You can get your copy on CD or downloadable mp3 from Sarah Aroeste's website.
Two Israelis, now living in the United States, get together to perform energetic accoustic-guitar-based jazz incorporating lots of traditional Israeli and Jewish melodies. Isra-Alien / Somewhere is here is their second outing and it is quite pleasant on the ears. They are in the middle of their CD release tour, so if you keep your eyes open (and pay attention to the KlezmerShack calendar you may get to hear them live. In all cases, do check out the sounds at cdbaby.com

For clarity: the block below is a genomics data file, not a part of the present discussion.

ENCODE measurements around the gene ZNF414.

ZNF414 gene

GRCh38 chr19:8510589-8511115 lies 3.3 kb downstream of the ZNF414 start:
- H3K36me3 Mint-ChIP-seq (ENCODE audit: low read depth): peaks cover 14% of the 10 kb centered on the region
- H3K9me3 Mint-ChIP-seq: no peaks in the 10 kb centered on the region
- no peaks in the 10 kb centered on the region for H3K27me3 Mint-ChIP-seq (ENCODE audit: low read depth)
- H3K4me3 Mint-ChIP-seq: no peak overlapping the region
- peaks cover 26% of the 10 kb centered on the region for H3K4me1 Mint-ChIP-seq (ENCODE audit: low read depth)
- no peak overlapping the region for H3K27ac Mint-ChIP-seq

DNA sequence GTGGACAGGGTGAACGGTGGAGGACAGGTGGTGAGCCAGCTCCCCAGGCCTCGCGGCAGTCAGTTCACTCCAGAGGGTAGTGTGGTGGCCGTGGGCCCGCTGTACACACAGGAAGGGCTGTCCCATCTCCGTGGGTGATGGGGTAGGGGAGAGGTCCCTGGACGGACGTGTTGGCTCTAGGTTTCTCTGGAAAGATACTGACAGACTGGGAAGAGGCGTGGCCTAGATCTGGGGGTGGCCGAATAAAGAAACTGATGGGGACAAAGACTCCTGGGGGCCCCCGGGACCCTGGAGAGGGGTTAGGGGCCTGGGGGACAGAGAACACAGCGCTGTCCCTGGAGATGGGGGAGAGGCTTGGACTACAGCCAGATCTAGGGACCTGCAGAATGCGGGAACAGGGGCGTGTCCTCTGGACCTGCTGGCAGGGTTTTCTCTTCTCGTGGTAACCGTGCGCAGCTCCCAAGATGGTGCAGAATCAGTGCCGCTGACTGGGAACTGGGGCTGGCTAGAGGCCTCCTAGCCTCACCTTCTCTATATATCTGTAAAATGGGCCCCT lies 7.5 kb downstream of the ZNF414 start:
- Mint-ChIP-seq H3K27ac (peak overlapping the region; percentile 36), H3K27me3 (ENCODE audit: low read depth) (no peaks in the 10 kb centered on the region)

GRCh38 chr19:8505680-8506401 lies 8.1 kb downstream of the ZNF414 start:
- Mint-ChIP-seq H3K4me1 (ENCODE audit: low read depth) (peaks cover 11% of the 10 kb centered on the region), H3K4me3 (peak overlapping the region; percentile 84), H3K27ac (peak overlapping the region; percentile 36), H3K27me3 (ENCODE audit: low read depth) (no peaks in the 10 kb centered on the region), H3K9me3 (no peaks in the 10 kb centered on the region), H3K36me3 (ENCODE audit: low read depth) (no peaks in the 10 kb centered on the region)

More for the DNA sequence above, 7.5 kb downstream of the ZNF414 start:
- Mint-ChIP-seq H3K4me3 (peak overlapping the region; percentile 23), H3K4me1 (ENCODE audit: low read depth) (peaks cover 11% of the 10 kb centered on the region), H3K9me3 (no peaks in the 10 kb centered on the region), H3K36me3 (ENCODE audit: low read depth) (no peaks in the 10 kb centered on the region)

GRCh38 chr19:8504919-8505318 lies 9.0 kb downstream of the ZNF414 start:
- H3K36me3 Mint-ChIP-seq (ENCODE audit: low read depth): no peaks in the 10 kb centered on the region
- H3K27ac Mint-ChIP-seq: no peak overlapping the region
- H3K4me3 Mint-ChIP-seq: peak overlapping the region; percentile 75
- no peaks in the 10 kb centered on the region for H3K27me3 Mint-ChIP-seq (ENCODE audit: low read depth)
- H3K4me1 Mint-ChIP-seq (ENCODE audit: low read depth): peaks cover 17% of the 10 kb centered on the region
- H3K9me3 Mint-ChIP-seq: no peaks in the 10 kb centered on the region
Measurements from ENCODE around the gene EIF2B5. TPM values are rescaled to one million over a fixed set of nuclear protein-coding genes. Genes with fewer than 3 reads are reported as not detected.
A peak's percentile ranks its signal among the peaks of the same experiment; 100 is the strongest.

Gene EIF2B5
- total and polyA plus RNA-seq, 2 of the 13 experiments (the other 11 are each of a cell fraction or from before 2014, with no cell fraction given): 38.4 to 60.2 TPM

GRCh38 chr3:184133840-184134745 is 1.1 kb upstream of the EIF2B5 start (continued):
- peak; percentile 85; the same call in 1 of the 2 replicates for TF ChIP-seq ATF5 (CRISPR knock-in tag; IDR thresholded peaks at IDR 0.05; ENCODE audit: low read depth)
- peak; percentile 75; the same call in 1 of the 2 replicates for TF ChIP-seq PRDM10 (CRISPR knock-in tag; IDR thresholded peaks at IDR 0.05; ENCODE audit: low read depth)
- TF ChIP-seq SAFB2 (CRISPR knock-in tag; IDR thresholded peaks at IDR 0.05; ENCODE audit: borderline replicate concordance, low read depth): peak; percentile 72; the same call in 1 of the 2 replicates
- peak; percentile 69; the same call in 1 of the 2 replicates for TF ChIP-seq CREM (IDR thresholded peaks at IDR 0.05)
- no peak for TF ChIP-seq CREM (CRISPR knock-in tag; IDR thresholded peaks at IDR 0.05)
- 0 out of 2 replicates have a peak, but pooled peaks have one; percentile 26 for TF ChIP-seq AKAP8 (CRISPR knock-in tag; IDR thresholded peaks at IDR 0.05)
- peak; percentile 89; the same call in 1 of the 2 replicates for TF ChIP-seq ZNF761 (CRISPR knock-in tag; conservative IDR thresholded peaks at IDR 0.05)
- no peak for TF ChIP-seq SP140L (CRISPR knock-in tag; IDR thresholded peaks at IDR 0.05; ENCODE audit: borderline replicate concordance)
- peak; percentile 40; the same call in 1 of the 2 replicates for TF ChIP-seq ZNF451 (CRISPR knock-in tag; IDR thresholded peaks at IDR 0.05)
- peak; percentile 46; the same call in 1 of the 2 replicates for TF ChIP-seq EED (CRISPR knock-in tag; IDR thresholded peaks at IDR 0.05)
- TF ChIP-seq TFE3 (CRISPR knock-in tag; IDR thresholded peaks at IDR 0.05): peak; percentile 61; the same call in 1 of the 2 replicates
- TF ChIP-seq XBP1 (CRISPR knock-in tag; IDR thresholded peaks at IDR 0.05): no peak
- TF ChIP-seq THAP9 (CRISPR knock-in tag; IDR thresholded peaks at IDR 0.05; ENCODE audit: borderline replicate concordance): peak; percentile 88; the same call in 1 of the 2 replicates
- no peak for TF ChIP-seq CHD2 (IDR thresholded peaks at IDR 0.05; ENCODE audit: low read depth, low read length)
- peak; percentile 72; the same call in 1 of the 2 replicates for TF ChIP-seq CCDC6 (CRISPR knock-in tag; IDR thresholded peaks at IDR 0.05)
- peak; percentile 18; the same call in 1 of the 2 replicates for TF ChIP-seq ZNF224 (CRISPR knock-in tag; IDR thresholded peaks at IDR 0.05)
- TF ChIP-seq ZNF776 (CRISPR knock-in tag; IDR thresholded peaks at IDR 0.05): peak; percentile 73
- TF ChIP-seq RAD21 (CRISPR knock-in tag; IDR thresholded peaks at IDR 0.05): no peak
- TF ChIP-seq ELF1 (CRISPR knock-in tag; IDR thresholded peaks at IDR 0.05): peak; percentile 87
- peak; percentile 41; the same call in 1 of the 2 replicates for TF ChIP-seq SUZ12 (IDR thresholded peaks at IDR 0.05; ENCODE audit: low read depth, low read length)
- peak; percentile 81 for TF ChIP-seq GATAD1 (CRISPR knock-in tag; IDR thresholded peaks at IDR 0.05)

Merlin and Polina Shepherd are two of the most accomplished musicians in the klezmer world. We don't hear much of them in the United States—they reside in the UK. A significant loss. Fortunately, they periodically issue new recordings to document their musical travels. This year, that recording is Merlin and Polina Shepherd / A Blade of Grass, in which they play "original compositions for clarinet, piano, electric guitar, whistle and voic … drawing influences from the Pale of Settlement, Russia, Tatarstan and Turkey. including new settings of Liturgical texts in Yiddish. Songs in Russian, Yiddish and Hebrew." I could listen to either of them for hours. Together, they play off each other marvelously. Before I close out, I also need to mention Polina's brass recording from last year with the Brighton, UK brass band, Fanfara. Polina Skovoroda & Fanfara / Civilisation is an extraordinarily delightful mix of "Romanian Gypsy Brass tunes with new material that pushes the boundaries of traditional Russian and Yiddish song." Find out more and get your copies of each from Polina Shepherd's website.